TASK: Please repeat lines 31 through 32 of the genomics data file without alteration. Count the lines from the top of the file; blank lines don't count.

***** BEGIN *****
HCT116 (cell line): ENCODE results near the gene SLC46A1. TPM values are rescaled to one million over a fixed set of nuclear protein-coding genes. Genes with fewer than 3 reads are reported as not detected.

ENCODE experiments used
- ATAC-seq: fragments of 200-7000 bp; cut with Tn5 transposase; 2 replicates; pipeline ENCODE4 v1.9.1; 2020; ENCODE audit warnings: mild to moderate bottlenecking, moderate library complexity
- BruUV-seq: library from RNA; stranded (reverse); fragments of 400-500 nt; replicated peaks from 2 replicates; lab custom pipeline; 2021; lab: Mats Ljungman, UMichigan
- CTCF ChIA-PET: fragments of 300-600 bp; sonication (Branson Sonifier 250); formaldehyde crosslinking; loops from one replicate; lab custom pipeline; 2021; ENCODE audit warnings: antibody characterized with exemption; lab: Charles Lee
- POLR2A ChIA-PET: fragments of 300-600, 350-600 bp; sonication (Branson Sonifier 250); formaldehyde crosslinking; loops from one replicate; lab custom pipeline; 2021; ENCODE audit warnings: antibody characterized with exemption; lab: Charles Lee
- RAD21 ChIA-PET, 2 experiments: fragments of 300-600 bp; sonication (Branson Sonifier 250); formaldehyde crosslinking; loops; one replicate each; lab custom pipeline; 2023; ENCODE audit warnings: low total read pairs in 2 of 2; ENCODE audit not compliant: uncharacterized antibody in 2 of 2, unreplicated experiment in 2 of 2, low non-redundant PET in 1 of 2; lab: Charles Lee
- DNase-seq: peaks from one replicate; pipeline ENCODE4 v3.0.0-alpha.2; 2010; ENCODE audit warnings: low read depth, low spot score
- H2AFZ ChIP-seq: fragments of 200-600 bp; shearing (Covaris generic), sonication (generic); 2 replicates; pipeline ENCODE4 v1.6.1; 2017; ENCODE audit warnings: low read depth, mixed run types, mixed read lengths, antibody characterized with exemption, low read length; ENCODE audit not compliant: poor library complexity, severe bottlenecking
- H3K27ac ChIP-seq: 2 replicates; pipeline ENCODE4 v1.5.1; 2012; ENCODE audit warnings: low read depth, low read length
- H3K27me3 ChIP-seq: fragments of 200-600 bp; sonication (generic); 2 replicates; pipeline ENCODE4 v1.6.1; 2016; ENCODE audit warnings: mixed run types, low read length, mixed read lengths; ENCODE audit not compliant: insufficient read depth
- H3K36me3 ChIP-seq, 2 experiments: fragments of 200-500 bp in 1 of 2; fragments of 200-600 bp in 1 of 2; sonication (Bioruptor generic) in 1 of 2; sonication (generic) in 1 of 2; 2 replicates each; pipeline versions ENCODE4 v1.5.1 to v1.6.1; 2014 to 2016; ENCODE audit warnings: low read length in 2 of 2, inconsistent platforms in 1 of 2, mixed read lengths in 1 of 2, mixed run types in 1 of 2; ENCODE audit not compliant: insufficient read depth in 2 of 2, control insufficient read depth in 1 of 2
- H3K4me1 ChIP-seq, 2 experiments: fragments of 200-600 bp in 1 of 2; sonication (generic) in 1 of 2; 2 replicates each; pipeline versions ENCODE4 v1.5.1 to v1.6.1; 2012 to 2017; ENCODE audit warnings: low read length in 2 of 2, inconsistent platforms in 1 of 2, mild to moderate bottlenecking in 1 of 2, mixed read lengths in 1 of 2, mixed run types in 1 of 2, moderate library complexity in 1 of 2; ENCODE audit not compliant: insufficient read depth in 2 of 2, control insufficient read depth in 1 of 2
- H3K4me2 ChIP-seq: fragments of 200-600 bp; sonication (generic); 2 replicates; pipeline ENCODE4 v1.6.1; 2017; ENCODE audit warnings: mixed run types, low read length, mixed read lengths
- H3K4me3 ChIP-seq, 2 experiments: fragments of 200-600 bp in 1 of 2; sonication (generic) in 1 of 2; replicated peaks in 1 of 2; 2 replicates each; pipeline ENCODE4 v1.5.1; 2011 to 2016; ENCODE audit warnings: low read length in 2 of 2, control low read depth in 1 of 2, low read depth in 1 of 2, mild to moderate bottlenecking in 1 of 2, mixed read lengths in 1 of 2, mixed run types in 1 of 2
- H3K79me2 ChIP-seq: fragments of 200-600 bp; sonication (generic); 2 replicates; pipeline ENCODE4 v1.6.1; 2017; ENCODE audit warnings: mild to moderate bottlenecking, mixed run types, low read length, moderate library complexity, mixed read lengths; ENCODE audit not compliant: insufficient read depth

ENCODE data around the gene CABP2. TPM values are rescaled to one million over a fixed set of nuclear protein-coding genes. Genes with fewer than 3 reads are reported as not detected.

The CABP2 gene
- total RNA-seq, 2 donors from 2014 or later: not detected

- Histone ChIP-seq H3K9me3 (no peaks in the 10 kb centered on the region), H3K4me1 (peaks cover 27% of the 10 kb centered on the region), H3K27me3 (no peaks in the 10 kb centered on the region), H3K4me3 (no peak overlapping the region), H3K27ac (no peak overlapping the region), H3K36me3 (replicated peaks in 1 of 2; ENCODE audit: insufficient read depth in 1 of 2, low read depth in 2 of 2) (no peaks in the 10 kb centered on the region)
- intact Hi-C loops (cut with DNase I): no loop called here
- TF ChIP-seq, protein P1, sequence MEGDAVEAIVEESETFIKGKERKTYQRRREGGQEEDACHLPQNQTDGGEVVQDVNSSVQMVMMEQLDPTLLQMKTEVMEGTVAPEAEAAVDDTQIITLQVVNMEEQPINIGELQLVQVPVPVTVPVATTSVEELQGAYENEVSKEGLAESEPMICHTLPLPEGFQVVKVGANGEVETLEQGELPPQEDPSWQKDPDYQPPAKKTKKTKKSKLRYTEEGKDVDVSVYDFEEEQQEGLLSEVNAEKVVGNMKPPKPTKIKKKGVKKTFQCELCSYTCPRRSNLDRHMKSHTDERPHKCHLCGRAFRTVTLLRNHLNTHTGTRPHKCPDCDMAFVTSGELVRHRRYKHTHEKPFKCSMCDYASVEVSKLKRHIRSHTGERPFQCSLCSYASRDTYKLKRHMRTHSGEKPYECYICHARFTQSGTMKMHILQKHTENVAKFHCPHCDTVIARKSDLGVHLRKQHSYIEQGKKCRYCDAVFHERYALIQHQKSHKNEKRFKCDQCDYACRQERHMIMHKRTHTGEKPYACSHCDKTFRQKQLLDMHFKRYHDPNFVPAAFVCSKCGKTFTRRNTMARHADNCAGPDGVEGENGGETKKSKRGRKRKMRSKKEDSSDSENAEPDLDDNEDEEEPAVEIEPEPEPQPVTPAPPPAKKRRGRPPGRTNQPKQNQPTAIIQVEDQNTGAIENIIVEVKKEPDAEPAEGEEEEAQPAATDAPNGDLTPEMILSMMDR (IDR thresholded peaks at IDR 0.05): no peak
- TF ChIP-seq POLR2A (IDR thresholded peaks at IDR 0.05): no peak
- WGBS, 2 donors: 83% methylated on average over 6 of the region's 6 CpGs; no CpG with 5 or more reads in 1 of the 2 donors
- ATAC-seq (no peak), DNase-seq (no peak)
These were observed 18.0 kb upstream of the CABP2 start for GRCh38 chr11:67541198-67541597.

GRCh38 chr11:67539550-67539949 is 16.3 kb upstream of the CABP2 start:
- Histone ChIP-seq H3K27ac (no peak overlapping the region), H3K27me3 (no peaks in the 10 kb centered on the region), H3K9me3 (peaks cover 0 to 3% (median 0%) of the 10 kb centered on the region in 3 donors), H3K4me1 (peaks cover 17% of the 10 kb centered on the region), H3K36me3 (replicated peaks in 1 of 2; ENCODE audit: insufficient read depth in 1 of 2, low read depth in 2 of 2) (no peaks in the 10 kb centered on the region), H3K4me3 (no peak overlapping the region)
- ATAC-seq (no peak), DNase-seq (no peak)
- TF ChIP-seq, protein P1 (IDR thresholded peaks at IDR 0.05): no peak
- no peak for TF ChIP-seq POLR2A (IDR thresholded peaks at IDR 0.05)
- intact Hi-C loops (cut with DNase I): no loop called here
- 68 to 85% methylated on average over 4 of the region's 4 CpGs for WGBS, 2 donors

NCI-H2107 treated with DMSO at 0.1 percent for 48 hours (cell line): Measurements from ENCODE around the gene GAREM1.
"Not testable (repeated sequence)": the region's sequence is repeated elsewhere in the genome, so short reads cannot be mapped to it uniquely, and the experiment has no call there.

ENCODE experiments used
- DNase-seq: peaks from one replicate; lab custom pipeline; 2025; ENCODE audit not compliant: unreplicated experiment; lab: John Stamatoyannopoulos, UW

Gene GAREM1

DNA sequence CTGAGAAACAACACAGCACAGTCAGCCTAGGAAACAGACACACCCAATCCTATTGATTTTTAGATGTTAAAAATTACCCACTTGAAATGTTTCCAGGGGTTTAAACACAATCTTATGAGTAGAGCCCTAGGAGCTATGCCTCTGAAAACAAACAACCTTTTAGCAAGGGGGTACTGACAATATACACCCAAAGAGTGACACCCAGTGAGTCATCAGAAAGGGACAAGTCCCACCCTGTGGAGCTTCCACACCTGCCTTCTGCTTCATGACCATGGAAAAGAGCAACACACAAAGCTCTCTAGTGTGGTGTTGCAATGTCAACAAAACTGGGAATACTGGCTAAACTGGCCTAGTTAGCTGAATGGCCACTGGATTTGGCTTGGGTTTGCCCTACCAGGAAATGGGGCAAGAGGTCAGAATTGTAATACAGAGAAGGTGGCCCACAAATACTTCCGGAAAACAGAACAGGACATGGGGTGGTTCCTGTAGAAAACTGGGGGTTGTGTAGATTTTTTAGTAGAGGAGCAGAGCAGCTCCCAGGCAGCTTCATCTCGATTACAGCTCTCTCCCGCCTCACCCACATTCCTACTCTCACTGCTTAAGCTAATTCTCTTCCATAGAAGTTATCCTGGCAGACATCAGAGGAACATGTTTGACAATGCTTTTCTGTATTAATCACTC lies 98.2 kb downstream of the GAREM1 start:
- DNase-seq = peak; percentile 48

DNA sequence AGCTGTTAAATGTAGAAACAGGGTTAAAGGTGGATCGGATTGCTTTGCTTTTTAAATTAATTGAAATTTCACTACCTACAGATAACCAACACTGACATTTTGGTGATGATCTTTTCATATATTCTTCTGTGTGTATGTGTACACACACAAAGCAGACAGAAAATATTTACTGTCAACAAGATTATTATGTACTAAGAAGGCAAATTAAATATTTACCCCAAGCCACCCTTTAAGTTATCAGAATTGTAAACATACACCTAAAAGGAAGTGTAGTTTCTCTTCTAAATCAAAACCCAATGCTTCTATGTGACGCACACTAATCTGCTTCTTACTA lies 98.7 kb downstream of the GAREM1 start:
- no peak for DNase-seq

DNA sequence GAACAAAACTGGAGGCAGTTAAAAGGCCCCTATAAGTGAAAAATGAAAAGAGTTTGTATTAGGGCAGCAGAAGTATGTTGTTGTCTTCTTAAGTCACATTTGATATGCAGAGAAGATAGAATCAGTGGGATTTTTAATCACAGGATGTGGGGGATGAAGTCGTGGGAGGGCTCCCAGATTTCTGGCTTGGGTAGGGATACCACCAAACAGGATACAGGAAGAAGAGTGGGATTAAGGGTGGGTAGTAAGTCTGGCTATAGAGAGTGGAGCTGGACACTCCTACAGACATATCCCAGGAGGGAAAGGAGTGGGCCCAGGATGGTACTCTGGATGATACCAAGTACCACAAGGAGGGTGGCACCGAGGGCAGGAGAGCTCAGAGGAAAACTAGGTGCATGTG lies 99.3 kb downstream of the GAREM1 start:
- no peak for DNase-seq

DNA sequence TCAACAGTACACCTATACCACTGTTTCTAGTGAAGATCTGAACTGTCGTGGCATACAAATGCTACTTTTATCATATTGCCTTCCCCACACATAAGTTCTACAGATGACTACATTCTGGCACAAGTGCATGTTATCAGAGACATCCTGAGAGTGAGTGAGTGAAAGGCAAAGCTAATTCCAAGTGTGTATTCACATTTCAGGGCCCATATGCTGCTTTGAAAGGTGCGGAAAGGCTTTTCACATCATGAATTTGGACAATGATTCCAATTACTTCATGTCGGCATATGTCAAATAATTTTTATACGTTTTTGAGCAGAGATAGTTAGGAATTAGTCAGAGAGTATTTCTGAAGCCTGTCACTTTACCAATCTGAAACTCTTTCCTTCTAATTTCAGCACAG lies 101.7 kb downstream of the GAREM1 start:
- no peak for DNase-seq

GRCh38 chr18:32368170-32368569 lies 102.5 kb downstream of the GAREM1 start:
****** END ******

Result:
- no peak for TF ChIP-seq POLR2A (IDR thresholded peaks at IDR 0.05)
- intact Hi-C loops (cut with DNase I): no loop called here